The Castle of Cagliostro is a 1979 Japanese animated film co-written and directed by Hayao Miyazaki. It is the second film featuring Monkey Punch's master thief Arsène Lupin III, from his manga series Lupin III. The film is also notable for being the directorial debut of Miyazaki, who previously worked as an animator for Toei Animation and co-directed the first Lupin III television series. The second animated film in the Lupin III series, The Castle of Cagliostro features gentleman thief Arsène Lupin III, grandson to French author Maurice Leblanc's master thief Arsène Lupin. The film focuses on Lupin as he pursues the Duke of Cagliostro, who plans to marry Clarisse de Cagliostro, the country's princess. The film's title alludes to La Comtesse de Cagliostro (The Countess of Cagliostro), the title of an original Lupin adventure by Leblanc. It was originally subtitled in English by Metro-Goldwyn-Mayer in 1991 for theatrical screenings in America and then dubbed and released on home video by Streamline Pictures the following year. A new dubbed version was produced by Animaze in association with Manga Entertainment in 2000. Both dubs have been re-released numerous times in several countries over the years.
- Arsène Lupin III: Yasuo Yamada
- Lady Clarisse d'Cagliostro: Sumi Shimamoto
- Daisuke Jigen: Kiyoshi Kobayashi
- Fujiko Mine: Eiko Masuyama
- Goemon Ishikawa XIII: Makio Inoue
- Inspector Koichi Zenigata: Gorō Naya
- Count Cagliostro: Tarō Ishida
- Groundskeeper: Kōhei Miyauchi
- Jodo: Ichirō Nagai
- Gustav: Tadamichi Tsuneizumi
- Waitress: Yoko Yamaoka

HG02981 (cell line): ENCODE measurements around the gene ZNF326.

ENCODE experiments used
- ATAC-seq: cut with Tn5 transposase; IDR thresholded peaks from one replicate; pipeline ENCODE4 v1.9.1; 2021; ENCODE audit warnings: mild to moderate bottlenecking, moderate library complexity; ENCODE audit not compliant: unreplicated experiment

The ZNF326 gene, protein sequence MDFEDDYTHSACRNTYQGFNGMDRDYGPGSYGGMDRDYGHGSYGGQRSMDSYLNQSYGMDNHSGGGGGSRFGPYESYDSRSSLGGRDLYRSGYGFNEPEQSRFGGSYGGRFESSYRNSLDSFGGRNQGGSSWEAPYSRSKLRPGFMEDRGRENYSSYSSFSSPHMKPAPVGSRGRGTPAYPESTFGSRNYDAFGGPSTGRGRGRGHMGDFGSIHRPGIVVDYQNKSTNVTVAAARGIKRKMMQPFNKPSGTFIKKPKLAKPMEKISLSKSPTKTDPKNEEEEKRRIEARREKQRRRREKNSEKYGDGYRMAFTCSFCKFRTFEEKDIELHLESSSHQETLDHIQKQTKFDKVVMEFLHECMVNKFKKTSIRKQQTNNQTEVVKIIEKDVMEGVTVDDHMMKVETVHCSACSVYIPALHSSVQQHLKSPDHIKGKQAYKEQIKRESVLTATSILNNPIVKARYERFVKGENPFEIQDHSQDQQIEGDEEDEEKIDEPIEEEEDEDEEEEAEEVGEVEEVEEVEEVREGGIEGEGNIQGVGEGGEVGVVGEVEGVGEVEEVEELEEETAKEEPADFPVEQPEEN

In Monaco, gentleman thief Arsène Lupin III and Daisuke Jigen rob a casino and flee in a Fiat 500, only to discover that their entire haul is counterfeit. Lupin recognizes the distinctively high quality counterfeit bills from his early days as a thief when he was almost killed while searching for their source. He decides to seek out the source again, and the two head off to the rumored source of the bills, the Grand Duchy of Cagliostro. Shortly after arriving, they rescue a young girl being pursued by a gang of thugs, with her and Lupin falling off a cliff while escaping. Lupin is knocked unconscious, and the girl captured, but she leaves him a distinctive signet ring. Lupin later discovers that the girl, Clarisse, is the princess of Cagliostro and is to be married to the Count, the country's regent. The Count wants to cement his power and recover the fabled ancient treasure of Cagliostro, for which he needs both his ancestral ring and the princess's. After narrowly escaping a group of the Count's elite assassins, Lupin calls on Goemon Ishikawa XIII to help him and Jigen in their new quest to rescue the princess. He also tips off his longtime pursuer, Inspector Koichi Zenigata, to his whereabouts to provide a distraction. Zenigata's presence and a party give Lupin enough cover to sneak into the castle. There he finds his former lover, Fujiko Mine, posing as Clarisse's lady-in-waiting and she tells him where the princess is being held. Lupin makes his way to Clarisse, returns her ring, and promises to help her to escape. Before he can act, the Count ambushes them with his assassins and Lupin is dropped down a trapdoor into the bowels of the castle. The returned ring turns out to be a fake, left by Lupin as a practical joke as part of his plan to be delivered into the area he wants to investigate. Infuriated, the Count flushes him deeper into the cellars, which are full of the bodies of spies killed while trying to learn the secrets of Cagliostro and the counterfeit bills. While down there, Lupin bumps into Zenigata, who was accidentally dropped down earlier. The two form a pact to help each other escape, which they accomplish by overpowering the assassins sent to recover the ring. Their escape leads them to a room full of printing presses—the source of the counterfeits. Zenigata wants to collect evidence, but Lupin points out they must escape the castle first. They start a fire as a distraction and steal the Count's autogyro. However, as they attempt to rescue Clarisse, Lupin is shot. Clarisse offers the ring to the Count in exchange for Lupin's life. After securing the ring, the Count's attempt at betrayal is foiled when Fujiko's quick actions allow her, Lupin, and Zenigata to flee. While Lupin is convalescing, Zenigata tries to convince his superiors at Interpol to prosecute the Count for counterfeiting, but fearing political repercussions, they halt the investigation and remove him from the case. Meanwhile, despite his wounds, Lupin vows to stop the wedding and rescue the princess. Fujiko tips off Lupin on a way to sneak into the castle, and makes a plan with Zenigata to publicly reveal the counterfeiting operation under cover of pursuing Lupin. The wedding appears to go as planned with a drugged Clarisse until Lupin's "ghost" disrupts the ceremony. The Count calls his guards, but Lupin makes off with Clarisse and both her and the Count's rings. Meanwhile, Zenigata and his squadron arrive in the chaos and the detective leads Fujiko, posing as a television reporter, to the Count's counterfeiting facility to expose the operation to the world. Lupin and Clarisse flee the Count, the chase ending on the face of the castle's clock tower. Lupin is forced to surrender the rings to save Clarisse, and they are both knocked into the lake surrounding the tower. The Count uses the rings to reveal the secret of Cagliostro, but is crushed to death by the mechanism as it moves to unveil the treasure. Lupin and Clarisse watch as the lake around the castle drains to reveal exquisite ancient Roman ruins—the true treasure of Cagliostro. Lupin and his friends leave Clarisse as Zenigata chases after them again and Fujiko makes off with the plates from the counterfeit printing presses.